Chinese banks’ bad loans rose for a seventh straight quarter, extending the longest streak in at least nine years as the world’s second-largest economy continued slowing.
Non-performing loans climbed by 13 billion yuan ($2.1 billion) in the second quarter from the end of March, reaching 539.5 billion yuan, the China Banking Regulatory Commission said in a statement on its website today. Soured debt increased across all lender categories, including state-owned and regional banks.
China’s economy slowed for a second straight quarter during the period, as growth in factory output and fixed-asset investment weakened. A June crackdown on off-balance-sheet lending and other credit outside the banking system caused a cash squeeze, driving money-market rates to a record.
The increase in bad loans was the smallest since the first quarter of last year, narrowing from 33.6 billion yuan in the previous three months, and the end-June ratio of nonperforming loans to total credit was unchanged from three months earlier, at 0.96 percent, figures from the regulator show. July data last week, including industrial output, showed signs that the economy is stabilizing.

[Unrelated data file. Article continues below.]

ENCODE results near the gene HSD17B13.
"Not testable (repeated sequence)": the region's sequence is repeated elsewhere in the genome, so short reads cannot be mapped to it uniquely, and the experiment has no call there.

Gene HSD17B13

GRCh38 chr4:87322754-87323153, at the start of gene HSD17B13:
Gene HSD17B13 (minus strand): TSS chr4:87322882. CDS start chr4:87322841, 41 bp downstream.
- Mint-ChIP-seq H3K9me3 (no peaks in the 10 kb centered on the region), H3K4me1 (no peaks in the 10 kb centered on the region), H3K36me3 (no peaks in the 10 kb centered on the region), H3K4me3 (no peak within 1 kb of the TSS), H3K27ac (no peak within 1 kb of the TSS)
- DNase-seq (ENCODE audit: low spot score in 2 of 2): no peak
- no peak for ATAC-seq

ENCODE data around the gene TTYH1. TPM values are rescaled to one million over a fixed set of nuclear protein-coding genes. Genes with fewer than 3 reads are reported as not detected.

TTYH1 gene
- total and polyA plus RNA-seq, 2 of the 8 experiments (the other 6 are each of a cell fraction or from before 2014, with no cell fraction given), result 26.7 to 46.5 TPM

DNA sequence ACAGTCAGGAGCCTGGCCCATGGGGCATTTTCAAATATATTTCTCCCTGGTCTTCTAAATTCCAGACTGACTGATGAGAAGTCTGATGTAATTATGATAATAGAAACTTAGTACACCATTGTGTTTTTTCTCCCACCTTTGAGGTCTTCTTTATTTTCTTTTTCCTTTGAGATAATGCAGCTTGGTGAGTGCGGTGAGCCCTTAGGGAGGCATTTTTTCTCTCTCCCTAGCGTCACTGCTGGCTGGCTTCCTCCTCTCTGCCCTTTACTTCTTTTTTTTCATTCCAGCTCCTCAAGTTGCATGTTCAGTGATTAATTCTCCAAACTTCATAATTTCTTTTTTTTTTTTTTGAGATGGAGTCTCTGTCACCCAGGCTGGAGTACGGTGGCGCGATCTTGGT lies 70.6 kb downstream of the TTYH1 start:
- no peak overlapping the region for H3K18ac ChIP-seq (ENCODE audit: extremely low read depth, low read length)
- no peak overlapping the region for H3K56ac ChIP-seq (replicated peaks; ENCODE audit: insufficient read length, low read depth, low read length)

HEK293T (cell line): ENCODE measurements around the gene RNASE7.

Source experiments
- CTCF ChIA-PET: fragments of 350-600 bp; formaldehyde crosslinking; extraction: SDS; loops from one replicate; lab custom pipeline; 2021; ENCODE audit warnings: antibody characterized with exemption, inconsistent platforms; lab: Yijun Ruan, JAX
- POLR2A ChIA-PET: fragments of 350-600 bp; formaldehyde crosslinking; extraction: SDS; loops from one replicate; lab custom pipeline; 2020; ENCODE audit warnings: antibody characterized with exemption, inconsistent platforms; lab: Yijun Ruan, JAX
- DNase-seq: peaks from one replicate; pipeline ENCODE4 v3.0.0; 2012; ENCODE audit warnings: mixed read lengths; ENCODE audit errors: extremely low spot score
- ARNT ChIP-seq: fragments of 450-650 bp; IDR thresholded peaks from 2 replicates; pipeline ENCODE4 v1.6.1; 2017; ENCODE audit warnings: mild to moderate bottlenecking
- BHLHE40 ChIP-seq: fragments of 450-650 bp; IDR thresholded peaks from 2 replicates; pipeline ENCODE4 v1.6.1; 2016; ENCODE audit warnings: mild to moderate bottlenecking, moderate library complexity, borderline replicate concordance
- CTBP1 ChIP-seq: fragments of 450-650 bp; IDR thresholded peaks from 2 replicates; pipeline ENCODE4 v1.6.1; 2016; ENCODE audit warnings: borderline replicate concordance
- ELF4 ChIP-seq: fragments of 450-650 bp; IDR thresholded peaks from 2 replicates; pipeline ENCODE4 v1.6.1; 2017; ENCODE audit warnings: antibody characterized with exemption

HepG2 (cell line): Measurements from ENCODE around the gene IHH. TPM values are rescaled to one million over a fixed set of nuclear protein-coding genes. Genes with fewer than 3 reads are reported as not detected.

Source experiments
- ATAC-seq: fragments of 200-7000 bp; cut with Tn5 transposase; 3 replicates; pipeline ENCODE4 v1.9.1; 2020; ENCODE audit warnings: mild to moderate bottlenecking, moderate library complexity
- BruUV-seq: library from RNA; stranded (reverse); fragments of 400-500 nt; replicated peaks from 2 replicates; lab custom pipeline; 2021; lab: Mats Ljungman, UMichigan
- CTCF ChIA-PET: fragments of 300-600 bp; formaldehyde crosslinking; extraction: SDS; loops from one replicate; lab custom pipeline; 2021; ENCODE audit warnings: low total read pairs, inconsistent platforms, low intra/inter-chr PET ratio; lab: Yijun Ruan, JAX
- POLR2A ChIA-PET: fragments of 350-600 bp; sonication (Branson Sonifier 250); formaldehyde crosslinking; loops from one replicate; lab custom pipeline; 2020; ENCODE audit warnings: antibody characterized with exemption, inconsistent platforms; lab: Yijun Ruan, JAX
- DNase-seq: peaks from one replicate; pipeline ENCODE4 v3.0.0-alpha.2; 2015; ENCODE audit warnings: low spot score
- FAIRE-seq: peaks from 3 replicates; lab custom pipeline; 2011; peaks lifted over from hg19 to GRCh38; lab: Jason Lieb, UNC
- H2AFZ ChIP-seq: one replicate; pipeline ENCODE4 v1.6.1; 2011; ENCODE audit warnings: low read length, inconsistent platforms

The net interest margin at the nation’s 3,800 lenders widened to 2.59 percent in the second quarter from 2.57 percent in the first, the regulator said. The People’s Bank of China last month removed the floor on lending rates offered by the nation’s financial institutions as authorities give banks more freedom to set borrowing costs.
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